Sorry. No pictures of the Popovers. We ate them ALL before it occurred to me to snap a photo of them.
Here’s where another example of the great service at Hall’s comes in: popovers are flaky, crusty things, and they are HUGE. Inevitably, the table will get covered in popover flakes, even with the most cautious of diners. Hall’s is the one of the few places in town where they still use the crumb catchers that look like Venetian Blinds to clear the table cloth between courses. A small touch, but a nice one. It’s a reminder that the staff is well-trained, and is taking care to pay attention to detail.
Once all evidence of the popover slaughter was removed, our main meals were brought to the table. I could not resist getting the Lavender-Scented French Toast with Espresso Marscarpone and Bacon. I get it every time. I don’t mean to get it every time, I just have to. It calls to me. The outside is coated with what I think might be corn flakes, but it’s so good and crunchy that I don’t care. The syrup is light and obviously real maple syrup. The bacon is smoky and thick. I almost always take half of the dish home to have again the next morning, so know that you can totally split it if you’d like!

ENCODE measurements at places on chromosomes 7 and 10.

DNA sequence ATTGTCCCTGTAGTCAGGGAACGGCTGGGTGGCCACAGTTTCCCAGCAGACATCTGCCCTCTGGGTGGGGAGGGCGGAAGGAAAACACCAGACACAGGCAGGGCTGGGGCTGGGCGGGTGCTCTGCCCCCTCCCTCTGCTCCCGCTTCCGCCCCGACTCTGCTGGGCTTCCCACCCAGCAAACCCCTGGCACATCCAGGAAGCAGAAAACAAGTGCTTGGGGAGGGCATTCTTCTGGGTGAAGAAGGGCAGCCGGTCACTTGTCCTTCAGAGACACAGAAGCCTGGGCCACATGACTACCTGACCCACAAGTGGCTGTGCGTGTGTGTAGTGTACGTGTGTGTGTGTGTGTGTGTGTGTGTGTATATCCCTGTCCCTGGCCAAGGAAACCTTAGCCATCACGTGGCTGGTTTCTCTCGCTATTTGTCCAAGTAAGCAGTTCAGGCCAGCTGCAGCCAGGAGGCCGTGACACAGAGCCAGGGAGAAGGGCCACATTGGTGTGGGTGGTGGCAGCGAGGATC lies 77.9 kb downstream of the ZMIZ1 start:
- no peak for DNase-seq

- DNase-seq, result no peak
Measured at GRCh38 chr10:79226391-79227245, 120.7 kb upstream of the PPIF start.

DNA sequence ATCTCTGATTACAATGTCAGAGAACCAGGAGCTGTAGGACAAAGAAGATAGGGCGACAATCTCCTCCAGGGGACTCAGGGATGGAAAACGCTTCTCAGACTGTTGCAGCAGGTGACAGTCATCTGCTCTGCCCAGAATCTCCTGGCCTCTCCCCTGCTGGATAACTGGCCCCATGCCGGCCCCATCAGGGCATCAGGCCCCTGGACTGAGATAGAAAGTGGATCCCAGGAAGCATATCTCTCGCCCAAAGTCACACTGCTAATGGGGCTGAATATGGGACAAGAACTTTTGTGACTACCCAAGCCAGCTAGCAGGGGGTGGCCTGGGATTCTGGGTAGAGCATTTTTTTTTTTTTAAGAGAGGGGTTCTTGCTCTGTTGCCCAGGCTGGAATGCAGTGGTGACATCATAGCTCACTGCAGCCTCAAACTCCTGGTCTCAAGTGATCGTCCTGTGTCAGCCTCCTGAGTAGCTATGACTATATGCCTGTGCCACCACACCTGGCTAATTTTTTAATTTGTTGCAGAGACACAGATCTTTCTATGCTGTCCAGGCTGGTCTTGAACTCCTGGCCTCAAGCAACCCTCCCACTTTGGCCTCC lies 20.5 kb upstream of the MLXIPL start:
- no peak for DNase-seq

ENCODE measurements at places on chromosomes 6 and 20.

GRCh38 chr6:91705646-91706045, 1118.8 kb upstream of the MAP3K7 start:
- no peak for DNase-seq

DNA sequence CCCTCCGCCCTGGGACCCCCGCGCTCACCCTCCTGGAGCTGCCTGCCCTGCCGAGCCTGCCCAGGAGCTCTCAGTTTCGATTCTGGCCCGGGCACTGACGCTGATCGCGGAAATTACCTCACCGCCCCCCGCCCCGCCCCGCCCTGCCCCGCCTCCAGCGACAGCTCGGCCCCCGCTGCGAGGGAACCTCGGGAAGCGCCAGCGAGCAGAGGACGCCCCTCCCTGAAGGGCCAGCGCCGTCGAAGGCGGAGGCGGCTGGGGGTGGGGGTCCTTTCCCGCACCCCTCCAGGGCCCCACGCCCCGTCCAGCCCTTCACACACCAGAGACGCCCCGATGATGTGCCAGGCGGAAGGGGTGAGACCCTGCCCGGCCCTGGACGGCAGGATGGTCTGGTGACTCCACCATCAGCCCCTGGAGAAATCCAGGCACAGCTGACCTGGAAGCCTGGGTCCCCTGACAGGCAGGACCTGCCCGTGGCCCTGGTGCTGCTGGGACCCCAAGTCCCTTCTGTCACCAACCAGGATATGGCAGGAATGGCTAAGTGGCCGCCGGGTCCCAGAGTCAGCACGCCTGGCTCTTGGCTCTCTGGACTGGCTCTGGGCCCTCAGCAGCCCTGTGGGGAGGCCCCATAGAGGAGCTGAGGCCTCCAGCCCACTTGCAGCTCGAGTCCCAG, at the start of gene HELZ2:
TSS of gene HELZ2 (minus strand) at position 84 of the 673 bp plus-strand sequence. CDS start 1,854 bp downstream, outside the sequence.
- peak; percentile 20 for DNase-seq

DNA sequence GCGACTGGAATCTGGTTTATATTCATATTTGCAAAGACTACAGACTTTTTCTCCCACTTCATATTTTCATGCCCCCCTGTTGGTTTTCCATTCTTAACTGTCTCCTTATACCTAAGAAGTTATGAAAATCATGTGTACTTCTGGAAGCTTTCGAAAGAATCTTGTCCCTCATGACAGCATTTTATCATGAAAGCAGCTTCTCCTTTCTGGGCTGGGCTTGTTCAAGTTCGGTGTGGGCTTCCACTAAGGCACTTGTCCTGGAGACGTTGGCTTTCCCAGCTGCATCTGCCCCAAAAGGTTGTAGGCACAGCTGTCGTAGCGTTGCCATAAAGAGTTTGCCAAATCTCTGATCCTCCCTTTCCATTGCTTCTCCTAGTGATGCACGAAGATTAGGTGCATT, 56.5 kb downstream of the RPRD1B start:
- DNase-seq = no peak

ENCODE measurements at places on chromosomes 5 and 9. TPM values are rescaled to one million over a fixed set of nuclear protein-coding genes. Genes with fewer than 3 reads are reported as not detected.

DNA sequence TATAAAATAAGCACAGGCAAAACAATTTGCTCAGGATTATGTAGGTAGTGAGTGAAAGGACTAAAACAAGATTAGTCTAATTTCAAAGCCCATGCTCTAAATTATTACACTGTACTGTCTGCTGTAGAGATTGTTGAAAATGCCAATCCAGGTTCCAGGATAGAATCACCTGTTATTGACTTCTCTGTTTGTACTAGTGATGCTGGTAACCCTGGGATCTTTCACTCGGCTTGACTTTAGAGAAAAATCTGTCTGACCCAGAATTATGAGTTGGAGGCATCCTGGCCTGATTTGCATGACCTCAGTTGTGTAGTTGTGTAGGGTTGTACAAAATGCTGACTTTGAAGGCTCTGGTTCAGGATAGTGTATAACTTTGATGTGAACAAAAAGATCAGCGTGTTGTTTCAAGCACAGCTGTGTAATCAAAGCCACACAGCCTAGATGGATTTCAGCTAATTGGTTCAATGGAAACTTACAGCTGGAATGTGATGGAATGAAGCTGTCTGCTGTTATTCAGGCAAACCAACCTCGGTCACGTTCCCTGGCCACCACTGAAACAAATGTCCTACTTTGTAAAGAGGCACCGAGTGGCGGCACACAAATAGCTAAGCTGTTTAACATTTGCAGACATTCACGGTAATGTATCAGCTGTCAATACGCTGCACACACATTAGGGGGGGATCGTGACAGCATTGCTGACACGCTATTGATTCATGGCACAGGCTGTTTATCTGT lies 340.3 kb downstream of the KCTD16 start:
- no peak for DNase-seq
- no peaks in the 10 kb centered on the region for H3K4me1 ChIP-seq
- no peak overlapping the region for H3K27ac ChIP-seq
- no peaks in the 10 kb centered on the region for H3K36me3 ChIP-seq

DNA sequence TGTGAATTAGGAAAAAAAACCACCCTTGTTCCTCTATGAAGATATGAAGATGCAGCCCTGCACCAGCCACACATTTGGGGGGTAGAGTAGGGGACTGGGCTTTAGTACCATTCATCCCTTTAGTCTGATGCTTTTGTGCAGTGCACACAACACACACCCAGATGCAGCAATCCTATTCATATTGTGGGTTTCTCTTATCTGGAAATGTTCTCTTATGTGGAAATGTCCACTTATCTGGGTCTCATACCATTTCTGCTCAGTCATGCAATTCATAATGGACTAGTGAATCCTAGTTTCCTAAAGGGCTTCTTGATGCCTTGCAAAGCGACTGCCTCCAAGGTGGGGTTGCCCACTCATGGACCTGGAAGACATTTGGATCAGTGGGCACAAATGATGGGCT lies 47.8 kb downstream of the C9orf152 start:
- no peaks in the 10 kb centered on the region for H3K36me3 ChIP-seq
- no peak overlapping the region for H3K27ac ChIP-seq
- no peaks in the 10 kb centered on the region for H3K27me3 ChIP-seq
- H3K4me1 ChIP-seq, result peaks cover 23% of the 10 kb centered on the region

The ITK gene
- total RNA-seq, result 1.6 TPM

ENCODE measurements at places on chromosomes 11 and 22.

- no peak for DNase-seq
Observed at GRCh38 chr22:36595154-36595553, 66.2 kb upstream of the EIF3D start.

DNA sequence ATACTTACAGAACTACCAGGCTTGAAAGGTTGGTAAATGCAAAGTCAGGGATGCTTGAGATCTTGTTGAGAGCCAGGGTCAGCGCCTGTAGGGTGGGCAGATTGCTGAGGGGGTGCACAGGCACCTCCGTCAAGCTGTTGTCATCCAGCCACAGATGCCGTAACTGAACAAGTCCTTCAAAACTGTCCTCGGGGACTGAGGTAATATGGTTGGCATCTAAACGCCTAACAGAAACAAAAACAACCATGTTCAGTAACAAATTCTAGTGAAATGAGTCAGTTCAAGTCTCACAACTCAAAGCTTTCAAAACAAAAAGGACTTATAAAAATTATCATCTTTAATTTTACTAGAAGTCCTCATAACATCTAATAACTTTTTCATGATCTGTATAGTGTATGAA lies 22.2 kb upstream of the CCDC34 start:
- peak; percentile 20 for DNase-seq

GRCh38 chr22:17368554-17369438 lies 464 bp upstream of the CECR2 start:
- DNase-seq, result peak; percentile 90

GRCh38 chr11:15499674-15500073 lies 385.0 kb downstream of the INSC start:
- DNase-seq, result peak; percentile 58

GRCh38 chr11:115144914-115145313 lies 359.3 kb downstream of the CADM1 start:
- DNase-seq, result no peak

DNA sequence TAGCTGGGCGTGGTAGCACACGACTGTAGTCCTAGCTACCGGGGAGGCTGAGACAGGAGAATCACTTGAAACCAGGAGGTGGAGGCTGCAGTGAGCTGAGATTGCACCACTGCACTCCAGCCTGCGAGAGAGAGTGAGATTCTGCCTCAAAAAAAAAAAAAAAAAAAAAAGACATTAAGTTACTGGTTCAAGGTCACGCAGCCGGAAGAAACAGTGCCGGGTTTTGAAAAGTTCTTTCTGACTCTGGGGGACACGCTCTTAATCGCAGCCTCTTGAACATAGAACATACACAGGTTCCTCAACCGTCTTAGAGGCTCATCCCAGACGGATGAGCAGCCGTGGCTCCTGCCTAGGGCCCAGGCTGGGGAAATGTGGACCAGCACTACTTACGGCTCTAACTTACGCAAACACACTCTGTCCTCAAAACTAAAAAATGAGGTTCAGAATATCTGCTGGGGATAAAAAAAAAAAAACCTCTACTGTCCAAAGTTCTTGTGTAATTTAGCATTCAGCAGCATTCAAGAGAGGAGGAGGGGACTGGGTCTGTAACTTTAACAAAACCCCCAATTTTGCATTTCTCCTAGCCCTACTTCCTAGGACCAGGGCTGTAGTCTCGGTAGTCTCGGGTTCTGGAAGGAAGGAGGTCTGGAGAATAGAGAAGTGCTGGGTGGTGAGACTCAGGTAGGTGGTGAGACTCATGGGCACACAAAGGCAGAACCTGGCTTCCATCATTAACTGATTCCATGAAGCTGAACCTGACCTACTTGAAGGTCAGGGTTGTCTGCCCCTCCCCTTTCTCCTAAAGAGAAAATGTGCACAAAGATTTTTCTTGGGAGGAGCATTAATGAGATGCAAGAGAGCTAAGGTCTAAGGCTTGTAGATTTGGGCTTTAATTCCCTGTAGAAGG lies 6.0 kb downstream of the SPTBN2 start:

My husband got the Sausage Gravy and Biscuits, which looked like any other sausage gravy and biscuits, but tasted like it had been made with pure cream. Rich, but delicious. Our friends dining with us got the French Toast, as well as the Crabcake Benedict. The crabcakes were full of real crab meat, and were not “bread-y” like many restaurants try to get away with these days. They were perched atop an english muffin, with a layer of wilted arugula, that gave the dish a fresh, peppery bite. All of it had a thick drizzle of wonderfully rich and slightly spicy Creole hollandaise. I may actually forgo my usual French Toast for the Crabcake Bennie next time I visit Hall’s.